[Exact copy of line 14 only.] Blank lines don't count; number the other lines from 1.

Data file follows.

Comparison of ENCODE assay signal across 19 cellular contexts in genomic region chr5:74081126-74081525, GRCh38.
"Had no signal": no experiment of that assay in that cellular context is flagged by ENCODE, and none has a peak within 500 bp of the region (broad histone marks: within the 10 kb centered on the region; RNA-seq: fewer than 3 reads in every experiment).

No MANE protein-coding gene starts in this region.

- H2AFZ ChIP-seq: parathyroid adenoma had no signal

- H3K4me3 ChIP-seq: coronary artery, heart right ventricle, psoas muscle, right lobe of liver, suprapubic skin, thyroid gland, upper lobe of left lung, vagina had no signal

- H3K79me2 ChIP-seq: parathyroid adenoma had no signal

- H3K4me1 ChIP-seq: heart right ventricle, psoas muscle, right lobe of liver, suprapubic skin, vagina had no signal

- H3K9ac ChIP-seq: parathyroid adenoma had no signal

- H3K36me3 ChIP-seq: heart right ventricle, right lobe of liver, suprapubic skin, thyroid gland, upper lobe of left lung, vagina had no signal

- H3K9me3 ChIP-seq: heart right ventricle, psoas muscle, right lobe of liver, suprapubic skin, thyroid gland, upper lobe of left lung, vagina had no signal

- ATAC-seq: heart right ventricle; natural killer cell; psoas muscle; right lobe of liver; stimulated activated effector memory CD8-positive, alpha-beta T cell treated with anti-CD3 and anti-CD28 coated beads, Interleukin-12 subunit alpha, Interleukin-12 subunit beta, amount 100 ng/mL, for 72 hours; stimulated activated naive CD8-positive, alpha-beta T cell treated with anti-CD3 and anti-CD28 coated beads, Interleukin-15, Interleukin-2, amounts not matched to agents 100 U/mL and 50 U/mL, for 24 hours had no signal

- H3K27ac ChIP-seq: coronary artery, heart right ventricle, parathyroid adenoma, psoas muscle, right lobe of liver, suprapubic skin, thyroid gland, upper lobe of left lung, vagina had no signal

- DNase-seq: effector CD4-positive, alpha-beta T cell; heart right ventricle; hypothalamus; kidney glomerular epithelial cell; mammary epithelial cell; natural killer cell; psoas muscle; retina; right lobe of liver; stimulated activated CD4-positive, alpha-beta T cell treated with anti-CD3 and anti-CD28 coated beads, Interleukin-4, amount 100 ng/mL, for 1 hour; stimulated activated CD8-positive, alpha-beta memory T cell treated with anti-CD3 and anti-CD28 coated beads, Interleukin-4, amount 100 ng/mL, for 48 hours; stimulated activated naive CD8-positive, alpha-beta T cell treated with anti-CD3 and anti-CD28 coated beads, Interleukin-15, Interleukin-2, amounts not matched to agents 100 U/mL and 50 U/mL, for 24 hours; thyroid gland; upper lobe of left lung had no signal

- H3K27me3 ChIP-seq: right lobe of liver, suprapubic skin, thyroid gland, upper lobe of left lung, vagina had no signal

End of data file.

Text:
- H3K27me3 ChIP-seq: right lobe of liver, suprapubic skin, thyroid gland, upper lobe of left lung, vagina had no signal